There is a spring Cleveland Marathon I can run as a check-in in May ‘20. A 16-week Garmin plan tends to give me enough time to gain speed and endurance so I will engage that in the spring.
Do I run MAF this winter getting my 9:00 MAF pace down closer to goal race pace?
Do I do box jumps and squats till I throw up?
Do I have enough time? I can dedicate as much time as needed as workouts usually start at 5am before work.
My nutrition is pretty solid, lots of whole foods and lean proteins like Salmon and Cod and turkey.
I’m working towards becoming fat adapted, and seem to be largely successful. I was running Most of my half’s last fall without needing fuel. I used Justin’s almond butter packs during the marathon, and appreciated your recent discussion of other fat adapted alternatives.
I cross-train on the bike 1-2 days a week, usually on a trainer getting as many miles in zone 2 as I can in an hour. I’ve been doing at least a mile run off the bike for the last two weeks. Would adding bike sprint and intervals here benefit my run as well? I’m not a triathlete, because I don’t know how to swim beyond survival water treading. Masters swim lessons are on my to do list in the next couple years.
Currently I’m 33, 5’10, 165lbs and recently dropped 5 pounds in the last month while building muscle (12.7 %body fat). Do I need to try and lose more so I’m hauling less around the course? Still a little excess mid-section.
Sorry for the shotgun blast of questions. I appreciate the time you took to read this, and any advice you are willing to provide.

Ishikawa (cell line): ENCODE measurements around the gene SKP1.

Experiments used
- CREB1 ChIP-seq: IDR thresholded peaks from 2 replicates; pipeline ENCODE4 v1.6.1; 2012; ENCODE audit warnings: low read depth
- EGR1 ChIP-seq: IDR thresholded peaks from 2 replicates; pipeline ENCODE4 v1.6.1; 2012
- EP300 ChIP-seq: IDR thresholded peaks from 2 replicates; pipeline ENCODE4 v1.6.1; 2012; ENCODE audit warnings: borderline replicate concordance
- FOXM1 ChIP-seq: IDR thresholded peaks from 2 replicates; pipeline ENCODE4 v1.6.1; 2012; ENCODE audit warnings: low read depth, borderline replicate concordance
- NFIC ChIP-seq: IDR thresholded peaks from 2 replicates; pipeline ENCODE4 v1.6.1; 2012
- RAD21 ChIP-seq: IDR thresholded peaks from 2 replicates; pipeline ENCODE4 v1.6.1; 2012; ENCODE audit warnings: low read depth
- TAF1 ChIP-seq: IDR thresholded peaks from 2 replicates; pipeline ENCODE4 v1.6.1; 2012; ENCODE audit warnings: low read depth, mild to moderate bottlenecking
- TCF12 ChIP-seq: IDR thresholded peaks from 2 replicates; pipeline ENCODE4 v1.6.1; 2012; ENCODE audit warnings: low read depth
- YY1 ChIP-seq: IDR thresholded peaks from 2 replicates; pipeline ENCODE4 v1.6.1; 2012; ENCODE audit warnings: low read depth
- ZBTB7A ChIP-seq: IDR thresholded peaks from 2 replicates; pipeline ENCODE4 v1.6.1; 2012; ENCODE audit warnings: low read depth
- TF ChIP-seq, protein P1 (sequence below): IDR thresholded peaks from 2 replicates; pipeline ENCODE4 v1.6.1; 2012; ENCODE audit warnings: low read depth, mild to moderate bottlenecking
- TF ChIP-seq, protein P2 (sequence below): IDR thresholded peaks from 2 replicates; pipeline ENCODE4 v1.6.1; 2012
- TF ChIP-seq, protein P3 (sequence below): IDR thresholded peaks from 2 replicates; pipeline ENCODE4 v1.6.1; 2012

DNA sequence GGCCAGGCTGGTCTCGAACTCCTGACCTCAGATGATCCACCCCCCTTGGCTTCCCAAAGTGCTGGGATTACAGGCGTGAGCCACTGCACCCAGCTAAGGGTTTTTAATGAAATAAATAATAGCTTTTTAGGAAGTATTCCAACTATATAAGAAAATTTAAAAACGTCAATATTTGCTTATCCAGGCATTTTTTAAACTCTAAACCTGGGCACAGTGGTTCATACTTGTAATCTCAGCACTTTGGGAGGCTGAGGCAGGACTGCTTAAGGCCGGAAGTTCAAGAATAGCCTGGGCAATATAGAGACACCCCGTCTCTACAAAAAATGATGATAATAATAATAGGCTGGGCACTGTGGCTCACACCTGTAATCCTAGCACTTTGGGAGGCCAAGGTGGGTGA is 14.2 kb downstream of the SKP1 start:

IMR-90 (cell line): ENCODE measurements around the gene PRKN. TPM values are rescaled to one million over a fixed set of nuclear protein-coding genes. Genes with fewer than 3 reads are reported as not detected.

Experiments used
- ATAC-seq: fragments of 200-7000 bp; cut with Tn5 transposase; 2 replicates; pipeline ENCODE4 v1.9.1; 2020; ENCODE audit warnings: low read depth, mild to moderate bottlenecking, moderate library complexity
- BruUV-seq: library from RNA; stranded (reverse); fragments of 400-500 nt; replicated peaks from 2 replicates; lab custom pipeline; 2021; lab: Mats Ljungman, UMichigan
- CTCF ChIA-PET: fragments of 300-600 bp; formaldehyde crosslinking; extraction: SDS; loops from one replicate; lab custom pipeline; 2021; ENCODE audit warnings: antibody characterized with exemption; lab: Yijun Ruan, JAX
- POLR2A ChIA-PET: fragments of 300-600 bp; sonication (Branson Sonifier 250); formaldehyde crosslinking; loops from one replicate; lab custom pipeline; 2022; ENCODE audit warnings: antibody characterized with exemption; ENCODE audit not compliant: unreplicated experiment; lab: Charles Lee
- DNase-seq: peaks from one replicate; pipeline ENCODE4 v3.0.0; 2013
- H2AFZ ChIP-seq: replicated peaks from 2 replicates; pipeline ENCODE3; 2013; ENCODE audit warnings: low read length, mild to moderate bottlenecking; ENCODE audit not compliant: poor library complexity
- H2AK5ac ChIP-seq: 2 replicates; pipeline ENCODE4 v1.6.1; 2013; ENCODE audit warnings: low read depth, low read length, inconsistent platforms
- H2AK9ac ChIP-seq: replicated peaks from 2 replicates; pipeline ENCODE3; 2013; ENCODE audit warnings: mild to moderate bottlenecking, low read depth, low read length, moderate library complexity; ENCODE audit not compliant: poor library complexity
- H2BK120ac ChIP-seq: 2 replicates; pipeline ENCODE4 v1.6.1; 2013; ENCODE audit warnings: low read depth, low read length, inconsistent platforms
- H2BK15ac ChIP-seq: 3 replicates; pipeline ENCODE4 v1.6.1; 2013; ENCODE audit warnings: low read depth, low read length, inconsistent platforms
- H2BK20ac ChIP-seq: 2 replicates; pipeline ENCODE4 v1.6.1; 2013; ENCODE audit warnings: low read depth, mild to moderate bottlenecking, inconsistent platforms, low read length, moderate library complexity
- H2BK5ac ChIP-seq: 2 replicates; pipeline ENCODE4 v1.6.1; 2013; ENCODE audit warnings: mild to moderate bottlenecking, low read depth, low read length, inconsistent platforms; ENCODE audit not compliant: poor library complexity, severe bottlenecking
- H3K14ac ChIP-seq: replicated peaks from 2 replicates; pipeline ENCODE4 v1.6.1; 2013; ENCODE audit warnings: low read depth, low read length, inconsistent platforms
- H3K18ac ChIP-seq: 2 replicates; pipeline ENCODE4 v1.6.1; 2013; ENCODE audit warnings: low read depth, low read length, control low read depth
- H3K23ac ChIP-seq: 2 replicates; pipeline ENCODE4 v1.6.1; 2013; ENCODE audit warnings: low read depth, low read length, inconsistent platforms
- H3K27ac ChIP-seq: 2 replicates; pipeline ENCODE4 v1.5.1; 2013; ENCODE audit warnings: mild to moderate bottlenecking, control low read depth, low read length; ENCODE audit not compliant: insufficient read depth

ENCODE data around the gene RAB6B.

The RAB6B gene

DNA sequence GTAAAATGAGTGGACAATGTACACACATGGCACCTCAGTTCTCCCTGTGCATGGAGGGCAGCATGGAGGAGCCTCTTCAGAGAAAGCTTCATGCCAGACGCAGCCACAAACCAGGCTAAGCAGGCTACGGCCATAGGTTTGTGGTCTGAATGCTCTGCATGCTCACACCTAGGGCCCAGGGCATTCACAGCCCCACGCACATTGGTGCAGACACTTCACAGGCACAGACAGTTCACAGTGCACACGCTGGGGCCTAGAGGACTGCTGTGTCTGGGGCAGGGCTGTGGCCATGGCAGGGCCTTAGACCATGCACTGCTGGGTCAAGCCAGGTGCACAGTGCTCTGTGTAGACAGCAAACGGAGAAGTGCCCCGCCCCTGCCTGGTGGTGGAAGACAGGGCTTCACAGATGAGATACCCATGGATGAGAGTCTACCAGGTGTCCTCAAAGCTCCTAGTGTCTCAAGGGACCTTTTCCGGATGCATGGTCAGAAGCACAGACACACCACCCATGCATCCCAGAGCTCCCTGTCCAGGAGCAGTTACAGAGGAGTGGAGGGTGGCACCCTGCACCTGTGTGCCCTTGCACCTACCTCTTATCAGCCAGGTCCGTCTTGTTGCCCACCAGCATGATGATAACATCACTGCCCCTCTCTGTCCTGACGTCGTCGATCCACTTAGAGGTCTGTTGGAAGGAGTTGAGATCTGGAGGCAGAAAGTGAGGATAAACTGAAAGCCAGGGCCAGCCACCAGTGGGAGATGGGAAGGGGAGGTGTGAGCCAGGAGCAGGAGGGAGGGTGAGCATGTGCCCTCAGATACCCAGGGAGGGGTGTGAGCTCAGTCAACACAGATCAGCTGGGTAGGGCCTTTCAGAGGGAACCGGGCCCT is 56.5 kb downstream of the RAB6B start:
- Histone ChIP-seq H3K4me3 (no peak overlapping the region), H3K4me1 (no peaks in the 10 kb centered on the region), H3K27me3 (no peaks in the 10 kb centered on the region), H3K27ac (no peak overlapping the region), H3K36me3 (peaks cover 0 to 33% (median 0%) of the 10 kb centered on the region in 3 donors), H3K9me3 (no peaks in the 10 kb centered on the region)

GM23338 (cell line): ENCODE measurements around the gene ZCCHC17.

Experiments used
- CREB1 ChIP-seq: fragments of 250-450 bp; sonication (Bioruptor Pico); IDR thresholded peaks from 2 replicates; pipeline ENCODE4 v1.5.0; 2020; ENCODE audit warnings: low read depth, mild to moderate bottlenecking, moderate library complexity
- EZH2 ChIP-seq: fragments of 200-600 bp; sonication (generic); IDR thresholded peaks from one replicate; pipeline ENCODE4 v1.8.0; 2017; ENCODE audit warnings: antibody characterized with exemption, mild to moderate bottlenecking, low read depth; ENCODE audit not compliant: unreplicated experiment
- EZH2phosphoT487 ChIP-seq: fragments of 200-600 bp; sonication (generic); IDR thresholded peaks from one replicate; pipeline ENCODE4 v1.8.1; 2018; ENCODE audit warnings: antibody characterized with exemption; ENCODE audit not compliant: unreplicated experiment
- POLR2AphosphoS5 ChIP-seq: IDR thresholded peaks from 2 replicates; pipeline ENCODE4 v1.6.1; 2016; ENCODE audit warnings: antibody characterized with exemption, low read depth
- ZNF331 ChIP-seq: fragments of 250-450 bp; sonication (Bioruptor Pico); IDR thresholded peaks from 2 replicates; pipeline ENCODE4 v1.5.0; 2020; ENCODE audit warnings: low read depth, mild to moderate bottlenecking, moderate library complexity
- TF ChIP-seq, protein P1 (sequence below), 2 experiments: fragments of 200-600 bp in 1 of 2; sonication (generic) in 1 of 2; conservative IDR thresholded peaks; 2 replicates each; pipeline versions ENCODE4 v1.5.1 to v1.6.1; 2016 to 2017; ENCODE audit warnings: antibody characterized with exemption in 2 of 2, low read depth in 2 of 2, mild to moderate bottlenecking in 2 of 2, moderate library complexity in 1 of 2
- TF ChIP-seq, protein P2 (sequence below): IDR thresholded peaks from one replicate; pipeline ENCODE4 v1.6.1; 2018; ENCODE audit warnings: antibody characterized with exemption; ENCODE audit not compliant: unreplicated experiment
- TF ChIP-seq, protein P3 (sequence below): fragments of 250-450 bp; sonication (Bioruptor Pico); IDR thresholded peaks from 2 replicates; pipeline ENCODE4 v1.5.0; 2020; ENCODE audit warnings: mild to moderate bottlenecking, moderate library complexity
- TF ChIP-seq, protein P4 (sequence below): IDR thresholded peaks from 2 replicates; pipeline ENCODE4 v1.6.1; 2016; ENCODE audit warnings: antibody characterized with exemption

I wanted, finally, to thank you for putting this podcast out regularly and packing it with solid information. I’ve learned so much and feel fortunate to have you guys to Sherpa me through my endurance infancy.
I am a big fan of the show, especially ATC!
I love the down to earth approach or you both.
I have a question:
I am a 45 year old man from Holland (Europe) and I have a 25 year running background with a reasonably good level (33 minutes on 10 km)
In the last 10 years I have been struggling with injuries and have started cycling and the running volume has fallen sharply.
Nevertheless if im fit I can run for 35-36 minutes on the 10 km.
During a triathlon / duathlon I run for about 40 minutes on the 10 km
The problem I am struggling with is that I can’t run much of the year because of injuries, especially achilles tendon and ankle injuries. Every time I am building up again and I add some intensity, the symptoms start again.
If I only do the MAF method I have no problems. (MAF pace is approximately 7.30 min / mile)
Now I am in training again for the national championships duathlon in May 2020 long distance (10-60-10 km) and a half ironman in June 2020.
I can imagine that I need intensity to run faster, but the risk of injuries is increasing and I have become afraid of intensity.
What is the best way to train with the knowledge that I am very sensitive to injuries when intensity is added?
Here is some data:
188 cm long
Run 3 times a week 40 km, longest distance 20 km all MAF pace and 1 recovery run 10 beats under MAF
Bike 5 hours a week in 3 sessions, incl. 1 long ride or 3 hours, 2 rides or 1 hour with intervals (vo2, sweetspot, sprints)
Swim 2.5 hours a week in 2 session, 1 focuses on technique and 1 on long distance